Disney has had its hand in the Winnie the Pooh honey pot since founding father Walt, at the urging of his young daughters, bought the rights to the Pooh books from A.A. Milne in 1961. Since then, children have seen many incarnations of the tubby little cubby and one might think there isn’t anything new to glean.
Then comes “The Book of Pooh.” The newest addition to Playhouse Disney, a programming block designed for preschoolers, “The Book of Pooh” utilizes a back to basics story approach and incorporates the mesmerizing look of Bunraku, a form of Japanese puppetry that dates back 300 years.
In addition to the new look and feel of Pooh is a new character, a friendly bluebird named Kessie who joins the ensemble in the Hundred Acre Wood.
Creator and director Mitchell Kriegman, the inspiration behind the award-winning “Bear in the Big Blue House,” doesn’t stray far from the original sentiments that have made Pooh and the gang such beloved characters.
Over the years, Pooh has been used for everything from expressing the simplest of concepts –friendship, happiness — to defining the philosophy of Taoism. Here, Kriegman, with the help of educational consultants including Harvard Project Zero, gears the content toward the pre-literacy stage. The exploration of words and ideas through rhyme is leavened by good old-fashioned storytelling.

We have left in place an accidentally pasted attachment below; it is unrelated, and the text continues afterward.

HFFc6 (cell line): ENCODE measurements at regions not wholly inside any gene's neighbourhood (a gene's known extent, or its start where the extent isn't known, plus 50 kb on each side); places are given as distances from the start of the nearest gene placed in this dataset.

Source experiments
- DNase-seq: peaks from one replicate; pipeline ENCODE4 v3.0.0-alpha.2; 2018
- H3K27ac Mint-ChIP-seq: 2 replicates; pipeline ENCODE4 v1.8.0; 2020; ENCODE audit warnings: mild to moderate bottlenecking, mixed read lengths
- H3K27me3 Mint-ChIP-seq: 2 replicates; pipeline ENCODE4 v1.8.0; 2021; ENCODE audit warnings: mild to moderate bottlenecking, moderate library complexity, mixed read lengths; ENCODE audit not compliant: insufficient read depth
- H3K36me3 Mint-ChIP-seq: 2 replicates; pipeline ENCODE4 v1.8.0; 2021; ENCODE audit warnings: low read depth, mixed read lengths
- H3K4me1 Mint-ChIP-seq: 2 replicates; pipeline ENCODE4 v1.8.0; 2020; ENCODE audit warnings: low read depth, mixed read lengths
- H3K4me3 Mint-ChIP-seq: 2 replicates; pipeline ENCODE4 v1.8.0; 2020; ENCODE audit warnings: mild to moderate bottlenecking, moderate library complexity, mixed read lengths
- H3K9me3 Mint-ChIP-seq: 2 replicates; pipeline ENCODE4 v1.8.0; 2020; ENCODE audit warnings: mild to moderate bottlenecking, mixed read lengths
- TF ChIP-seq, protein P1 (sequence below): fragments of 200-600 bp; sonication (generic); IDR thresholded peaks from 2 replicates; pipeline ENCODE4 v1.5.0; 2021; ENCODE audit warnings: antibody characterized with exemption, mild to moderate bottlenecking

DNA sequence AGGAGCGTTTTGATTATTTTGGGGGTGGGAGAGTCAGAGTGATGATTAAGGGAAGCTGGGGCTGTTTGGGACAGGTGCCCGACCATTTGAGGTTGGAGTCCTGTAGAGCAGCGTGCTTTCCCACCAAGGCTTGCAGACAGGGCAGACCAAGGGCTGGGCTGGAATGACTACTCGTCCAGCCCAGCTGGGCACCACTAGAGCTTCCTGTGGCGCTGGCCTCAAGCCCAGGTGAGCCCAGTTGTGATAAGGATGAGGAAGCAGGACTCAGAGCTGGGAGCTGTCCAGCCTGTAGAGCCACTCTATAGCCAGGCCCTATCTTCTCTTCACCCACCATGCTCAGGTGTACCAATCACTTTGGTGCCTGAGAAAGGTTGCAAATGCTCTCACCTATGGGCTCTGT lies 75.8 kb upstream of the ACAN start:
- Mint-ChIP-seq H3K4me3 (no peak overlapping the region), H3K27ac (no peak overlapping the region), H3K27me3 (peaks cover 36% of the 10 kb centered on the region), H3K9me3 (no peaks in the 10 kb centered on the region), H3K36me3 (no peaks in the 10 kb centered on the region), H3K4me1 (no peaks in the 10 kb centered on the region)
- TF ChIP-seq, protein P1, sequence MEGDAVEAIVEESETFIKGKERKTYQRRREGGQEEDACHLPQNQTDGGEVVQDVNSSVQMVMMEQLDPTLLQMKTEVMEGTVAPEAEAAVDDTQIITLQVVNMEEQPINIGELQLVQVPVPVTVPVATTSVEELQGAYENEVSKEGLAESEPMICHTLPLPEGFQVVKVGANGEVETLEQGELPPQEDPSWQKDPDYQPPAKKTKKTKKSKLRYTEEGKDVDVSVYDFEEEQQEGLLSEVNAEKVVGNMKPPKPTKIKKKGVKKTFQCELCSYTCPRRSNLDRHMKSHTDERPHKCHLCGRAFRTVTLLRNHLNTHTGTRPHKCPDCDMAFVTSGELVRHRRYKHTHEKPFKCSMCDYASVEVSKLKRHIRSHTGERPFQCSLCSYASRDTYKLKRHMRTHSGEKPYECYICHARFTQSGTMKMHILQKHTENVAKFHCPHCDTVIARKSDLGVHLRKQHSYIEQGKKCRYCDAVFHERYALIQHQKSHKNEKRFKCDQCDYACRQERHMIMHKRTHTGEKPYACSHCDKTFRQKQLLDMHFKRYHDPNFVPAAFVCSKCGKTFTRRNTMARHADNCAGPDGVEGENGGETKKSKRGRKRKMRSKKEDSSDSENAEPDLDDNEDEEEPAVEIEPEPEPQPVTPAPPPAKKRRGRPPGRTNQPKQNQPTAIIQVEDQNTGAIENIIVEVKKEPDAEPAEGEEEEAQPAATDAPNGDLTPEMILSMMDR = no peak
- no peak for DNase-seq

For instance, in one of the two-part segments, Pooh comes to believe he can make wishes come true. But when his “magical powers” fail him, he uses kind thoughts and deeds to brighten the spirits of his disappointed friends.
Although the show is an original, the material is hardly new to any of the voice actors, who have each provided sounds for other Pooh projects. Jim Cummings, who inherited the Pooh legacy from Sterling Holloway, the original voice of Pooh, has since made the character and that of Tigger his own. John Fielder (“The Bob Newhart Show”) continues as the only actor ever to bring Piglet’s voice to life. While the toddlers may not take notice, there’s great comfort in the fact that these distinctive talents have kept the integrity of these characters intact for nearly 34 years.
Technically, the show is a marvel. Each character requires three puppeteers working in total synchronicity. Their efforts, which include controlling eyes and eyebrows and wiggling ears, among other things, add life to the characters. The computer-generated background is rich and detailed, and Kriegman and the puppeteers do a great job of creating the illusion of interaction. Kudos would not be complete without a nod to the original music, including the folksy “Everyone Knows He’s Winnie the Pooh” by Brian Woodbury.